UX, Meet Other Disciplines

A longer, more detailed version of this article was published in UXPA magazine.

I did some light complaining on Twitter a few days ago. (Apologies for the format, please read from the bottom up.)

Via my locked Twitter account. I do entertain add requests.

Twitter is optimized for grousing, and it’s always easier (and more fun!) to complain about a thing than it is to share useful information. So I’ll do my best to amplify a few points.

Making UX Happen

UX practitioners are sometimes tasked with making a product usable and beautiful, while being actively blocked from doing so.

This can happen because the organization they’re working with doesn’t realize that getting to a great user experience requires cross-organizational change, beyond just inviting UX practitioners to join the org.

What do I mean by “cross-organizational change?”

I mean changes that lead to outcomes like:

  • People listen to the UX team. (This is usually the biggest challenge that UX faces, even in companies that claim to value design input.)
  • The product roadmap incorporates UX thinking and research in its content and in the way that items are prioritized.
  • Engineering develops things in a way that enables iteration based on discoveries from usability testing and contextual inquiry.
  • The organization builds a great product that answers real user pain points, that isn’t a collection of disjointed features.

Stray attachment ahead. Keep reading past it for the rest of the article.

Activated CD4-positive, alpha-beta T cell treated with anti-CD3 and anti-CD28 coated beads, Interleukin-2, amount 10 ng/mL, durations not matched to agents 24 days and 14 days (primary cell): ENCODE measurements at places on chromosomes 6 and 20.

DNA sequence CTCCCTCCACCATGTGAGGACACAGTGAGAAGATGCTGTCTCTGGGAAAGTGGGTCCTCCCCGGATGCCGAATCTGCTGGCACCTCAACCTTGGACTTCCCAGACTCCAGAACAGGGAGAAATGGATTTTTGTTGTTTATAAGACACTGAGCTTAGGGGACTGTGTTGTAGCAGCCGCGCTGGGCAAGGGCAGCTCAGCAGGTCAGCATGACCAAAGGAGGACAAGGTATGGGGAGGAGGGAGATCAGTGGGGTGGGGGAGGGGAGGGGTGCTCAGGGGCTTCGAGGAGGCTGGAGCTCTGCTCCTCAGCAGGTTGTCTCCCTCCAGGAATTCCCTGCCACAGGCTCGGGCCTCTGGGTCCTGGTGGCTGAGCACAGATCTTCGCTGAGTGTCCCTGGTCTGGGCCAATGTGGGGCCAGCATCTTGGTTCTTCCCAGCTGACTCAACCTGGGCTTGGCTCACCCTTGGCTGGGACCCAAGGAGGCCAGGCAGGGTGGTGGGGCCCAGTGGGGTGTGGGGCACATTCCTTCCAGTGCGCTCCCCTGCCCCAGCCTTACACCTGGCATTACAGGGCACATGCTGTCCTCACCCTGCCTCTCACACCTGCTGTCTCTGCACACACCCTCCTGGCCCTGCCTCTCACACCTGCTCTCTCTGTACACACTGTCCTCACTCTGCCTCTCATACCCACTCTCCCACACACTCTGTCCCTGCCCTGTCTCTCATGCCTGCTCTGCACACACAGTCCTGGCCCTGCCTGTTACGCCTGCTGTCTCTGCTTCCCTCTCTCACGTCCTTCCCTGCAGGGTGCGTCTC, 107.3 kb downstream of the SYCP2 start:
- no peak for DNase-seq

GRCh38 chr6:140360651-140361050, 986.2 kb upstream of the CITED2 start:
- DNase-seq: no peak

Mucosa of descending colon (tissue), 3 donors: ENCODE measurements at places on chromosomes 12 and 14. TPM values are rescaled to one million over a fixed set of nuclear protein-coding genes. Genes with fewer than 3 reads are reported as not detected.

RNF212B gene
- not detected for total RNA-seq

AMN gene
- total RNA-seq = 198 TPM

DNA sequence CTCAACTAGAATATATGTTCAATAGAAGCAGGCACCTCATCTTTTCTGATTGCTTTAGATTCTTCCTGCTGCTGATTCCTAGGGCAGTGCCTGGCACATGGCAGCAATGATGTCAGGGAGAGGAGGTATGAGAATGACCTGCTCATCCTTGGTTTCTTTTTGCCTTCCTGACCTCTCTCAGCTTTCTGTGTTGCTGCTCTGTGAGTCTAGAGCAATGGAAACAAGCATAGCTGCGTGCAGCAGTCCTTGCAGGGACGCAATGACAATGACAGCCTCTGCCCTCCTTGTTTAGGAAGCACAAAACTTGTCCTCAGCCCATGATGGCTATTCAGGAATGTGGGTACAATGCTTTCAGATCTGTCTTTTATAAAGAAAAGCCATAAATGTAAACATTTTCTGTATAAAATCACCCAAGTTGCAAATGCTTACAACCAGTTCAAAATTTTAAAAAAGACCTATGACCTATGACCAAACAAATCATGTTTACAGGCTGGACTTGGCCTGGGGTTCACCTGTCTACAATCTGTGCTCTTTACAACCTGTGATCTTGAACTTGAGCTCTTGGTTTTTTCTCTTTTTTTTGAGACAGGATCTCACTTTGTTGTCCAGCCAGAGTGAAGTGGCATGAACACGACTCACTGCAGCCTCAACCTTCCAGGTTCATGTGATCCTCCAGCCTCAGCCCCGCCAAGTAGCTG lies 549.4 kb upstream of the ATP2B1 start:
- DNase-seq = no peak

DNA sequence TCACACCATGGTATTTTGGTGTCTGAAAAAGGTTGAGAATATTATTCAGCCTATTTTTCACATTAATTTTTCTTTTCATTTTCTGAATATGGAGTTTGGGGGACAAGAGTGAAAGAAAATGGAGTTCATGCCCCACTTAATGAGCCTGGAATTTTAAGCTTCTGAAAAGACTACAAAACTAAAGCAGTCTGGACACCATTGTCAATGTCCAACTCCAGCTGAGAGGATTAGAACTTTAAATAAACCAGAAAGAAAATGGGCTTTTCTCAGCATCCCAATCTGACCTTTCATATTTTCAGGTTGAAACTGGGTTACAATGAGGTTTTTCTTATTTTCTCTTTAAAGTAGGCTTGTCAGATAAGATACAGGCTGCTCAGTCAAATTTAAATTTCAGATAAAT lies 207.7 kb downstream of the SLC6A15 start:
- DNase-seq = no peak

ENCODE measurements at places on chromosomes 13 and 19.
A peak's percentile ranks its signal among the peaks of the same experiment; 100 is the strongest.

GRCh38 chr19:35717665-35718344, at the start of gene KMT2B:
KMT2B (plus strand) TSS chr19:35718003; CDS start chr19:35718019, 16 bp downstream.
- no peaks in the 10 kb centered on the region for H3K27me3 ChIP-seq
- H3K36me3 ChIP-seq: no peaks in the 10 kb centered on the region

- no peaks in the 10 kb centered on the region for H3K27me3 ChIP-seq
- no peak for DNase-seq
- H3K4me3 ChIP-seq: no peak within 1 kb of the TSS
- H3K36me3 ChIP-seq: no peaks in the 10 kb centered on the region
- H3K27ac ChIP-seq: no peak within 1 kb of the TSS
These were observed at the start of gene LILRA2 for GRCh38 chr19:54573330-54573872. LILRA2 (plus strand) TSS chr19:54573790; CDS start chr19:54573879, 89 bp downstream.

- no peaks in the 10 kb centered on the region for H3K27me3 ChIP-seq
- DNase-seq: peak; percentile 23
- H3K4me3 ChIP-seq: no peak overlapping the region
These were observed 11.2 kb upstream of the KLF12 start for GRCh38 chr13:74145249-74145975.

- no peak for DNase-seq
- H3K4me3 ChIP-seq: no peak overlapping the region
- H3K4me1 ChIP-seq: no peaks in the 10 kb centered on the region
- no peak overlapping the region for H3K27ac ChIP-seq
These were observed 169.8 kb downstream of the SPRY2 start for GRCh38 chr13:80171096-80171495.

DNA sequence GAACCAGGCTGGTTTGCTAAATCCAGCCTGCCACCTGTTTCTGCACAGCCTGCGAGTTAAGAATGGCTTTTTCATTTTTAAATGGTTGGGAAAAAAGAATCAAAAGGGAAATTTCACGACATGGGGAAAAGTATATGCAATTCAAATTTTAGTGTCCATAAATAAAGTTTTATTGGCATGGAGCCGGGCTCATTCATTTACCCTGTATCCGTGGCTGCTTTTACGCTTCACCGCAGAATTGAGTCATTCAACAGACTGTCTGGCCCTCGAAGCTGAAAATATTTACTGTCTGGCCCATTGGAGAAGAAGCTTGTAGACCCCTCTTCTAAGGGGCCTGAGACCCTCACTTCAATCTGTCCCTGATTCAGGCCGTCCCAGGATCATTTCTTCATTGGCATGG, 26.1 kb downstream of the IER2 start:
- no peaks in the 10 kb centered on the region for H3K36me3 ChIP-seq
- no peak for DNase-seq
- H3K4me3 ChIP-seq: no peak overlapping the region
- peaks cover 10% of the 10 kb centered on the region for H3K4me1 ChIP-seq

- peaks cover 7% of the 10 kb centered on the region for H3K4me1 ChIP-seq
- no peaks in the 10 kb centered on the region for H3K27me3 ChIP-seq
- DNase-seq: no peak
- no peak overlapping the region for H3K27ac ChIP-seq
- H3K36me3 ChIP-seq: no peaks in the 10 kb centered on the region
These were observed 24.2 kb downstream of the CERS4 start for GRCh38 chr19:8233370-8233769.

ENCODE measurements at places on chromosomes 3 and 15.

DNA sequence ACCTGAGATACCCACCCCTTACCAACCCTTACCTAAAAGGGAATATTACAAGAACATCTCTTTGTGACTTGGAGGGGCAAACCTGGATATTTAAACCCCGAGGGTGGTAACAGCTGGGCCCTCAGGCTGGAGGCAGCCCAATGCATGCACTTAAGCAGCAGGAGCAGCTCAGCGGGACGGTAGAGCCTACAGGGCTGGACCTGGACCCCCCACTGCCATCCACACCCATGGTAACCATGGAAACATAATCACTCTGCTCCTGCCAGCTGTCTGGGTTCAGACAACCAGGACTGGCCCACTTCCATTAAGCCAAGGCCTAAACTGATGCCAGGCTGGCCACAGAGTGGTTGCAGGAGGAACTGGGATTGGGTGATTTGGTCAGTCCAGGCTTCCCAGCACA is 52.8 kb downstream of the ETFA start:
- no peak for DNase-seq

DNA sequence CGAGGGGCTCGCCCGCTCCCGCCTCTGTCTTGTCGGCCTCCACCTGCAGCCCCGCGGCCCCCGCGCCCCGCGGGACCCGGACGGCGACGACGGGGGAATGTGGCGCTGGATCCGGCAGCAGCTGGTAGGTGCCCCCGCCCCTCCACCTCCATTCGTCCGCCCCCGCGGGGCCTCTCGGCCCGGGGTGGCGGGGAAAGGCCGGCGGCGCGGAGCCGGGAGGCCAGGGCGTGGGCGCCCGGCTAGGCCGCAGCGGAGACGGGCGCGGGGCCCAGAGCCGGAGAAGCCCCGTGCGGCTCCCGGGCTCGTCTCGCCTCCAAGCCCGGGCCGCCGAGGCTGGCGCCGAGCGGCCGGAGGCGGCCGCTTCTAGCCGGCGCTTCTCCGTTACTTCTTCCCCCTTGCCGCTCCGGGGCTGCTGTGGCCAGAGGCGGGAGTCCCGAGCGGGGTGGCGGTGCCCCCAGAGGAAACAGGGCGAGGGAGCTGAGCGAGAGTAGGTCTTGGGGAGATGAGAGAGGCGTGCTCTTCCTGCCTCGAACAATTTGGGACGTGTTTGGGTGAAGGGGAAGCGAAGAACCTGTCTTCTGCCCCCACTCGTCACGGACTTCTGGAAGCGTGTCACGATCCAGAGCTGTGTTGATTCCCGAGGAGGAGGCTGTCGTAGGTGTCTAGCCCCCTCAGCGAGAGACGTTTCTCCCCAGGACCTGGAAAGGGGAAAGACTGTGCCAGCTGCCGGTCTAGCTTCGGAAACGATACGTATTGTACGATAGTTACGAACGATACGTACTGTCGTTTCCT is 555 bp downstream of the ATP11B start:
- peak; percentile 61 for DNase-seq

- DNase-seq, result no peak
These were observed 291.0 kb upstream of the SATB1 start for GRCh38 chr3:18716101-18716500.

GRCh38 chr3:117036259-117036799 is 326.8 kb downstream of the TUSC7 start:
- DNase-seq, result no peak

I hear a lot of frustration from UX practitioners about not getting to this state of equilibrium, and I’ve read a lot of blog posts and twitter rants about ways to combat these issues, which are generally confined to “UX people need to do X, as a UX process, and get [companies] to embrace it!”

(I’m setting up a straw man here, I realize, but it’s not that much of a straw man, and I don’t want to link to anyone’s blog post, because I don’t like picking fights on the internet.)

I rarely read anything by a UX practitioner that says “hey, what about using existing engineering and product management methodologies to make great user experience happen?” And it’s frustrating, because this is a thing that can and should be happening. These processes are already there, are embraced by the teams in question, and are a giant lever begging to be used to help the cause of great user experience.

In other words, if you learn the language of the group that frustrates you, you’ll have a much easier route to getting what you need.

Another way to put this is, as a UX practitioner, you can’t just UX harder to get the rest of the organization to listen to you.

Common Processes: Agile/Lean/Design Thinking

Have you ever noticed that Agile and Lean (specifically, “Lean Startup”) aren’t very far apart? Agile is an engineering philosophy (Scrum is the process), and Lean is a product management philosophy geared to startups (but it also applies to companies that aren’t startups, go read about it).

Agile/Scrum is about per-sprint prioritization of work, by the team doing the work, in a way where each unit of work must add value to a product area, and only the most valuable stuff is worked on right away. Lean is about figuring out what’s valuable to a market, and iterating on that in quick cycles.